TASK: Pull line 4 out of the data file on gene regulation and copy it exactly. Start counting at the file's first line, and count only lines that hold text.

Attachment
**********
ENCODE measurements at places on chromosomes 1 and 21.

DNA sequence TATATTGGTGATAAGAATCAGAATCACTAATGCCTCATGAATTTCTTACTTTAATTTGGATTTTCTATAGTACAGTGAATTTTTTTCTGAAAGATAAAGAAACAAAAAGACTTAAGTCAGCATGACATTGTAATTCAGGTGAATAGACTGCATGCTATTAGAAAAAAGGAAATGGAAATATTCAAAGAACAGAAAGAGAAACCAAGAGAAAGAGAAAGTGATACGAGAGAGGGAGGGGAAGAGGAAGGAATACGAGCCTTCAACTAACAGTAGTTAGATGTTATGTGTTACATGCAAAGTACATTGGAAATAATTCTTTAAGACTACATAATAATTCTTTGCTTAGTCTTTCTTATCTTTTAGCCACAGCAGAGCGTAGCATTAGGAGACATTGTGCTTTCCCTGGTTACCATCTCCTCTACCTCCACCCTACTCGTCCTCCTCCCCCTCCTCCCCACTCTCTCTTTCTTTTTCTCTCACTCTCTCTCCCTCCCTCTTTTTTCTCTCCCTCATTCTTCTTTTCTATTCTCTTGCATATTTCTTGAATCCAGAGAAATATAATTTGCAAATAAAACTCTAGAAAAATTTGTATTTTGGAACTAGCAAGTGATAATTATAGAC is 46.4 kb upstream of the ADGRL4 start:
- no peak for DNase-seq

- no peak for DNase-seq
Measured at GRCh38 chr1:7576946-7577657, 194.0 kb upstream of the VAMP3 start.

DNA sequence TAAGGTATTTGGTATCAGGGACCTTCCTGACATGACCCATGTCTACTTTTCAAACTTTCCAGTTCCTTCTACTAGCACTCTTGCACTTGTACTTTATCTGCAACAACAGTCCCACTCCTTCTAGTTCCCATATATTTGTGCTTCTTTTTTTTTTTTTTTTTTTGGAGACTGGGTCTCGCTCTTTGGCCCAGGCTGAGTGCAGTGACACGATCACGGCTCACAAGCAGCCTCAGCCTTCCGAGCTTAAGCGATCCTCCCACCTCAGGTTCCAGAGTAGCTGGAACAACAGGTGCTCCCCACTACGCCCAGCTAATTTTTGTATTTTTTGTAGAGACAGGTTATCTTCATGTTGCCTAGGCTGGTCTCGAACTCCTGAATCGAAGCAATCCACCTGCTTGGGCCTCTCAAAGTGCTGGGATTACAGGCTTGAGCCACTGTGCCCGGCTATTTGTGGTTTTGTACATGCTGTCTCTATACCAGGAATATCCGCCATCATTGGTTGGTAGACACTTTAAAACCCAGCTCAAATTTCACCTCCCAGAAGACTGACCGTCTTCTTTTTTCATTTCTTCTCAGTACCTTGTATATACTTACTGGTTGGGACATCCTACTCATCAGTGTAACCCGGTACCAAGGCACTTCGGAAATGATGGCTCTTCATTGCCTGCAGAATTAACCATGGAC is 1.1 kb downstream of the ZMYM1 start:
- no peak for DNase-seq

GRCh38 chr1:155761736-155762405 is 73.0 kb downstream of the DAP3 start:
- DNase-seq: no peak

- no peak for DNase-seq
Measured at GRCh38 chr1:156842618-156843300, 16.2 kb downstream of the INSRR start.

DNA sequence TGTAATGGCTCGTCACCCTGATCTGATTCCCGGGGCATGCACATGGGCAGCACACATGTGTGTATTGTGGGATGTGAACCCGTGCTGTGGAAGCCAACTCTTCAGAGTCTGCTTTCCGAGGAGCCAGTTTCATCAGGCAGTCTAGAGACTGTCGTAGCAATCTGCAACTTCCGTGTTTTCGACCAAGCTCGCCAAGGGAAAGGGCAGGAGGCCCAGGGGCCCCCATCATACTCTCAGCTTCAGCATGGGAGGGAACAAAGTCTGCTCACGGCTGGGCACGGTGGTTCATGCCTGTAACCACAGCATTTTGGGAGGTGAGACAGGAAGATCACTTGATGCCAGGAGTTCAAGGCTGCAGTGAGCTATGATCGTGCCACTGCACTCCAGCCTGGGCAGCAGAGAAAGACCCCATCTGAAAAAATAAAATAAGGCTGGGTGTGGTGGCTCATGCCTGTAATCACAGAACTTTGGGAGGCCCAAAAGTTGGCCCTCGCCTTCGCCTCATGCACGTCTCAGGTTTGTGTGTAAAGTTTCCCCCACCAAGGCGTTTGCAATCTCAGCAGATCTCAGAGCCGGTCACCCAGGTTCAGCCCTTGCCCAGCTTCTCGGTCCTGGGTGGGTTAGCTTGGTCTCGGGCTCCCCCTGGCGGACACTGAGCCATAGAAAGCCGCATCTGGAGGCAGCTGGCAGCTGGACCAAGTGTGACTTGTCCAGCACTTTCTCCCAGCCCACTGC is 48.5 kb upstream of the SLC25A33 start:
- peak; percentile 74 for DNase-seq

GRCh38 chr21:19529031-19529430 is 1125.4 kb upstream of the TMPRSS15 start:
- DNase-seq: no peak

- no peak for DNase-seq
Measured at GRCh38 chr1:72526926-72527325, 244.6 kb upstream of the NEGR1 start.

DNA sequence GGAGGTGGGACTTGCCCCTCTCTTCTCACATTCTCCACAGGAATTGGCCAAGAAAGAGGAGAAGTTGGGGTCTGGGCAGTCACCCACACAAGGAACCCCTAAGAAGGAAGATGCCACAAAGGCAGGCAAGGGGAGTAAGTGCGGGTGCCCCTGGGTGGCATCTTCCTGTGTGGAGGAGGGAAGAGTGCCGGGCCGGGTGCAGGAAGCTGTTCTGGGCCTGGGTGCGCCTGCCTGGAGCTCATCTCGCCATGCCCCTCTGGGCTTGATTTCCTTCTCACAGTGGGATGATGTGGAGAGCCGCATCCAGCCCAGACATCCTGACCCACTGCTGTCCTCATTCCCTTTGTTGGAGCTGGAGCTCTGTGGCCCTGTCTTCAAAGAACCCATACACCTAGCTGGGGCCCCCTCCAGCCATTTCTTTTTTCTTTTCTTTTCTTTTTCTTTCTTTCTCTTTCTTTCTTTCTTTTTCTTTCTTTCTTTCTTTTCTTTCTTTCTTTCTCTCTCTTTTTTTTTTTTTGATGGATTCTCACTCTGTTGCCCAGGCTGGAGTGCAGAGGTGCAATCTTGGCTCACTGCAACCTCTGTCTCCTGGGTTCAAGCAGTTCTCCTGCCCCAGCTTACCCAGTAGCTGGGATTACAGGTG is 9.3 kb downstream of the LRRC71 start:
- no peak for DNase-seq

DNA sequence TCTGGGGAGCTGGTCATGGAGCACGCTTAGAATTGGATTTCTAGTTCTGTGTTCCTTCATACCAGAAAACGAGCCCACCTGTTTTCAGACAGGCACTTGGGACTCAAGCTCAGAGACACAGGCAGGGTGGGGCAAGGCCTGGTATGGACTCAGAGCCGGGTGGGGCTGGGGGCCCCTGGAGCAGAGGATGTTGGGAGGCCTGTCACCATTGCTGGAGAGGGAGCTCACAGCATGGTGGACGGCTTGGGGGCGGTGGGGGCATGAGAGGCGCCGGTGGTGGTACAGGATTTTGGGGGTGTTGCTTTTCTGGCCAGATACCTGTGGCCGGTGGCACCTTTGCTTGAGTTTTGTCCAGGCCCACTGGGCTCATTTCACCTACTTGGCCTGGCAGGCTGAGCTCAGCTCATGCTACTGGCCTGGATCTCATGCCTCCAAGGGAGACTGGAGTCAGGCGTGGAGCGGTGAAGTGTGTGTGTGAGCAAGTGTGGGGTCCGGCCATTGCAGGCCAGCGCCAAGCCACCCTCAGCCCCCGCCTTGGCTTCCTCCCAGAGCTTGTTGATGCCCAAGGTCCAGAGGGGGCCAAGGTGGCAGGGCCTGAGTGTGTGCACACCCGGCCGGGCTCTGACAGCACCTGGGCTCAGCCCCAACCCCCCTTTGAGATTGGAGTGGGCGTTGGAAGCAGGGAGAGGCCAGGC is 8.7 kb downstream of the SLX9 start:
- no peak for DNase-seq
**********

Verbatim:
- no peak for DNase-seq